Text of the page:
I just listened to an excellent interview with Walt Mossberg, who since 1991 wrote a weekly computer industry column for the Wall Street Journal. Walt’s now retired. Leo Laporte, an industry podcaster, coaxes some great stories from Mr. Mossberg.
Walt’s perspective was always that of a user — not a tech freak. Most industry reporters are techies who don’t appreciate that most of us don’t care about the inner workings and secret mechanisms of computers.
Walt speaks a bit about his long relationships with both Steve Jobs and Bill Gates. (Walt sat in the passenger seat as Gates, frustrated by traffic, drove his Lexus for miles on the road’s shoulder.)
It’s a pleasant and informative hour-long conversation.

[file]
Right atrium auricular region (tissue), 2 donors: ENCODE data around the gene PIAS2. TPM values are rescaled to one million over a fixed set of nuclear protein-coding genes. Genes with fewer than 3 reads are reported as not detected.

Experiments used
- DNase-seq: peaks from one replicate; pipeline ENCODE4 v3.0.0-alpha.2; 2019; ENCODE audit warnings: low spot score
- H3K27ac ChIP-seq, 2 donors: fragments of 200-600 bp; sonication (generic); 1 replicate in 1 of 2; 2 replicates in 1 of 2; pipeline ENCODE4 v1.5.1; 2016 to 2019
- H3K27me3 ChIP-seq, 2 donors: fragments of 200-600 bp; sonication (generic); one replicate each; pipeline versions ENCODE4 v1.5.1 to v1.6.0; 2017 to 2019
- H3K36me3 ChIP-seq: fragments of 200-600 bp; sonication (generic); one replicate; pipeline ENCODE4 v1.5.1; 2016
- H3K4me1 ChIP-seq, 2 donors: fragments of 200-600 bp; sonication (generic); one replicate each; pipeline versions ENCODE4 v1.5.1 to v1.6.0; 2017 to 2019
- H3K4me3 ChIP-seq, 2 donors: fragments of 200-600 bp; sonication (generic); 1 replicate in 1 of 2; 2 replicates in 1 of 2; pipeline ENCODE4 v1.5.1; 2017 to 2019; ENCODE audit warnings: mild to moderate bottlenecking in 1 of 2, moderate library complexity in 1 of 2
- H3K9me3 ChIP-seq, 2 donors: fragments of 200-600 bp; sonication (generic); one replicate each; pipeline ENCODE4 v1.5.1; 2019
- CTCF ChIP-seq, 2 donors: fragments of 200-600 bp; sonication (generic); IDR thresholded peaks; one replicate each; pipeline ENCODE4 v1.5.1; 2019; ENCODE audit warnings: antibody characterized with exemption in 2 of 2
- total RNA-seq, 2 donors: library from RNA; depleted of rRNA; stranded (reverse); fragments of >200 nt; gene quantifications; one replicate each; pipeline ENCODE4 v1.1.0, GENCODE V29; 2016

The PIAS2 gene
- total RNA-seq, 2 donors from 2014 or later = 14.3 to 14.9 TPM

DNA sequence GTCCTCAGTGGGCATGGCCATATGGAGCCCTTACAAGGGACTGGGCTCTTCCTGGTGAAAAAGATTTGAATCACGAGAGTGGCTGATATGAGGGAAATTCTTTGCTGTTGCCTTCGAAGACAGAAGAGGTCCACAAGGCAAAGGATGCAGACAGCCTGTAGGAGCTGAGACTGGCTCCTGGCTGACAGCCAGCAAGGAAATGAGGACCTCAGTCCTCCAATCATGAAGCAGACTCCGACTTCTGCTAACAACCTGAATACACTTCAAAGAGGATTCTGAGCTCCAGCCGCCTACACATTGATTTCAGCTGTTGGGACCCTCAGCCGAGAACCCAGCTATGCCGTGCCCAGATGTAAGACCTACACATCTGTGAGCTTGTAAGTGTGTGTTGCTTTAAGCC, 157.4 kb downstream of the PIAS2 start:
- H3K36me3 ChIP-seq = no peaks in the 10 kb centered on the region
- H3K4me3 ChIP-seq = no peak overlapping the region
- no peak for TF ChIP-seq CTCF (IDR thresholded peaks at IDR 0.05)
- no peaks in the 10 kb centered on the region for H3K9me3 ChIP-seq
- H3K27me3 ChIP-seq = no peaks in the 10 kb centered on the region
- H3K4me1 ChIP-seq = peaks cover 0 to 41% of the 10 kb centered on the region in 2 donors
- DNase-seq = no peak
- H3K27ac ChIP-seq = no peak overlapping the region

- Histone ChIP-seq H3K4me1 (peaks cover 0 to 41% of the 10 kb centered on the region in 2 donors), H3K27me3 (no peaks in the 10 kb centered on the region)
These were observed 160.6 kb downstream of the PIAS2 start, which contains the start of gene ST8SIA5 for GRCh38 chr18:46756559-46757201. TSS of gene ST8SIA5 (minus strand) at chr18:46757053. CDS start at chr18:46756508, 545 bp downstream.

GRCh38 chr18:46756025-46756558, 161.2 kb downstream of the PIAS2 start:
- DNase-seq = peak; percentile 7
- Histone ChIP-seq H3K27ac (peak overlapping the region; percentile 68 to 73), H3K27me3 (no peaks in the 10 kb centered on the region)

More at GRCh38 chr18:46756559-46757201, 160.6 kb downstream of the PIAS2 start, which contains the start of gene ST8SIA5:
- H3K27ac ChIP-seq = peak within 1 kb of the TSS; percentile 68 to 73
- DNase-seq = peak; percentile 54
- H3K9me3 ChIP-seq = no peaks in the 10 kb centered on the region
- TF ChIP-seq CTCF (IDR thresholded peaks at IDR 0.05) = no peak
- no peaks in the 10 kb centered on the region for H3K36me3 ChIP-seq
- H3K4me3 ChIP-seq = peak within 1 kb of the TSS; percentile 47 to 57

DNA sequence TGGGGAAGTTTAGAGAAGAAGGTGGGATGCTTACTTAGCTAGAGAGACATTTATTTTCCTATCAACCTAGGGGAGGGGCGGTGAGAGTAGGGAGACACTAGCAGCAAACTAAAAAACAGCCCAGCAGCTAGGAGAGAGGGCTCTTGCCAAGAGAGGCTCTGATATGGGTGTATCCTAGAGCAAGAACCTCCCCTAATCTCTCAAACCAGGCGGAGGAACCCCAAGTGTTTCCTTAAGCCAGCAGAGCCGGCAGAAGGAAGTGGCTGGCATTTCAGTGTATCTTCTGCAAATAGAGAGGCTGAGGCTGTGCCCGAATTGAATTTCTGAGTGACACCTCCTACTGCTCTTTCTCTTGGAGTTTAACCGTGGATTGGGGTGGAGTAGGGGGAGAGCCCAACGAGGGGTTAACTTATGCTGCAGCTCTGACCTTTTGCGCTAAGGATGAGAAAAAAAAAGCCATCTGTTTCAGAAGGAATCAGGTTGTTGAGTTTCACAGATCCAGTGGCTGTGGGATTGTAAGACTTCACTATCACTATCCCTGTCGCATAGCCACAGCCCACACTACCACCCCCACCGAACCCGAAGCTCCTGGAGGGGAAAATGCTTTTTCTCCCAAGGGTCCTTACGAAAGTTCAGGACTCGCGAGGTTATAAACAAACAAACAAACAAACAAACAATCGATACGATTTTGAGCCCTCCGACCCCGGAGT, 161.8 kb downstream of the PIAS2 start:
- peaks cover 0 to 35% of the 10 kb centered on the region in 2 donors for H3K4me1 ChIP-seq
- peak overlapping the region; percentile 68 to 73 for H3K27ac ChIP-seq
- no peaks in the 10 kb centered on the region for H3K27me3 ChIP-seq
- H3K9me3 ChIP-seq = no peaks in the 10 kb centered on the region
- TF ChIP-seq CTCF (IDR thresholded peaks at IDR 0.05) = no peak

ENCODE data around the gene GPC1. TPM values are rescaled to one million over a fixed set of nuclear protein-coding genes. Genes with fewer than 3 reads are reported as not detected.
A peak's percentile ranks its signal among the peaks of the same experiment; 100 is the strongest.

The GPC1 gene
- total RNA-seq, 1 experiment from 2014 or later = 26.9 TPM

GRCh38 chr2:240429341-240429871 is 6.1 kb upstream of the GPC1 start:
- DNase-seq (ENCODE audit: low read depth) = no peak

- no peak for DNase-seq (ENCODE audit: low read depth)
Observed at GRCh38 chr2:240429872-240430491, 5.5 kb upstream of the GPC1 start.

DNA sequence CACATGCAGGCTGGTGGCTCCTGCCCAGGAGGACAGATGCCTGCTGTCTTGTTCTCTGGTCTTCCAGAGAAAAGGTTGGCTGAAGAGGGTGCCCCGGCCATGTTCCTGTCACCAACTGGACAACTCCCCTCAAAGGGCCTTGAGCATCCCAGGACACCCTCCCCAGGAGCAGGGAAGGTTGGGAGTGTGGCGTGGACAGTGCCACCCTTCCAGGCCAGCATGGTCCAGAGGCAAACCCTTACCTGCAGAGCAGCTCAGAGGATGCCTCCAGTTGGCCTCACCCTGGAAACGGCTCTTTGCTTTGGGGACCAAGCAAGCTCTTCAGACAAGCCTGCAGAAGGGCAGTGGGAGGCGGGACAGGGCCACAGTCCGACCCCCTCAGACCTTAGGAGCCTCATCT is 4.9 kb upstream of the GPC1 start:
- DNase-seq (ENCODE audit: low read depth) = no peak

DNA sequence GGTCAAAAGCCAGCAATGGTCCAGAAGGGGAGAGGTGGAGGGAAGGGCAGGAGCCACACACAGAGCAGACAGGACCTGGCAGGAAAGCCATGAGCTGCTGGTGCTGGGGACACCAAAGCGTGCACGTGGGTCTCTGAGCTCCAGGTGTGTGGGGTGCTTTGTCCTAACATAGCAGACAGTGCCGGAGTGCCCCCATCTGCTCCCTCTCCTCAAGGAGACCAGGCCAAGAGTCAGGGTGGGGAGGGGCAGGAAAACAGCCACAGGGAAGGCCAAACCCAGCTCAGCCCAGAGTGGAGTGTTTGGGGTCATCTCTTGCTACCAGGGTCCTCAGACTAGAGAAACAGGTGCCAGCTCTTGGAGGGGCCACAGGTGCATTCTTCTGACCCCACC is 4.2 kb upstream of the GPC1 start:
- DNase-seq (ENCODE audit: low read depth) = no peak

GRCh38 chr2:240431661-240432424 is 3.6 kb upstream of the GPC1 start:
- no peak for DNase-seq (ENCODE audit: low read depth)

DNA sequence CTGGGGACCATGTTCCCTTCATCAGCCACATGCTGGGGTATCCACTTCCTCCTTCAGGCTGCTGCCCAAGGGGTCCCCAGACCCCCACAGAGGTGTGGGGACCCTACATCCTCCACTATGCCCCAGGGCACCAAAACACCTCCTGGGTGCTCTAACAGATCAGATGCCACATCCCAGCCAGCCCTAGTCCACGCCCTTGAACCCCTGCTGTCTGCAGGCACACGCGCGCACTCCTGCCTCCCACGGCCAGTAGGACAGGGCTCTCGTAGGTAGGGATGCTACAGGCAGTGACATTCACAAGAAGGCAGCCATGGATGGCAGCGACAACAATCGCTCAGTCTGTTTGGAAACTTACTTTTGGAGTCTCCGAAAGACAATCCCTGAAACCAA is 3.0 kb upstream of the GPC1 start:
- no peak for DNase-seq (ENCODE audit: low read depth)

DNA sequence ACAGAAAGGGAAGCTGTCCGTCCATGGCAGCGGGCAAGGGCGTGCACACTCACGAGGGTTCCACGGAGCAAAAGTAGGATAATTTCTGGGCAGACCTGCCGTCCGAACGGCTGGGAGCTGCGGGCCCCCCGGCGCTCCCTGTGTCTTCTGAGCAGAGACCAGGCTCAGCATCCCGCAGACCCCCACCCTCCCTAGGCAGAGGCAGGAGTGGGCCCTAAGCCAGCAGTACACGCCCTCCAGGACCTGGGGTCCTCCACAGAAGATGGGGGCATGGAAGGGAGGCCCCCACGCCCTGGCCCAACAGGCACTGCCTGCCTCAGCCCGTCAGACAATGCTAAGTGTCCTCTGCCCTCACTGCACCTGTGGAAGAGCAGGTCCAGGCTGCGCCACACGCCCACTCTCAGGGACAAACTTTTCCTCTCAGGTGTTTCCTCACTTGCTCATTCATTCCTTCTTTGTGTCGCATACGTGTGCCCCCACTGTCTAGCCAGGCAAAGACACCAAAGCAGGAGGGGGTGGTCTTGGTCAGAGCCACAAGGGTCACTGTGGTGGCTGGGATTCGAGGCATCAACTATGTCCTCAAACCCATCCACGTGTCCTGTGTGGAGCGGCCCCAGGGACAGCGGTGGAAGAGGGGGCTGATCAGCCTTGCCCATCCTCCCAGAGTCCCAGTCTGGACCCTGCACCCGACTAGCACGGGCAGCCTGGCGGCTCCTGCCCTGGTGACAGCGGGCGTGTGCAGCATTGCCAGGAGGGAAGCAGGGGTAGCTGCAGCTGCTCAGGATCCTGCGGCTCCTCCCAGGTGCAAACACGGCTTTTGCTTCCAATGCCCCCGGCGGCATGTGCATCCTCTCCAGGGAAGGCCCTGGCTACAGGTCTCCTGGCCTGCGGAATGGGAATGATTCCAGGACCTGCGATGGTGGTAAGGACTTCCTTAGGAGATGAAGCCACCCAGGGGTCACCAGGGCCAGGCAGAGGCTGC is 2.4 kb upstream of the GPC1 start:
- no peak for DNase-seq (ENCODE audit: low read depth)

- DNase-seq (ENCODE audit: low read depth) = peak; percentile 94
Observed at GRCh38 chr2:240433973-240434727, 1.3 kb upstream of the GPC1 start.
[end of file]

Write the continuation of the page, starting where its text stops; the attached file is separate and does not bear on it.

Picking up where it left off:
[Triangulation (MP3)] Triangulation 310: Walt Mossberg
http://podplayer.net/#/?id=39772523 via @PodcastAddict
Meebo, Picasa, Wave, Google Plus . . . All of these useful apps were killed by Google. Google has a fickle reputation. More often than not, they quickly kill struggling projects, rather than refine them.
Compare this to Microsoft. Excel, Word, Access, Internet Explorer, Windows Server, Windows itself — all were weak also-ran competitors to much stronger market leaders. Yet in each case Microsoft worked hard for years at improving its initially weak product until finally it kicked the king off its perch.
Google doesn’t seem to have Microsoft’s tenacity. Why? Maybe success came too quickly to Google. Pagerank and AdWords were instant succeses.
Which model will succeed? Don’t assume that Google will always be the search leader. Microsoft continues to refine Bing, and there’s a long trail of onetime market leaders — Novell, WordPerfect, Lotus, Netscape — lying dead in Microsoft’s wake.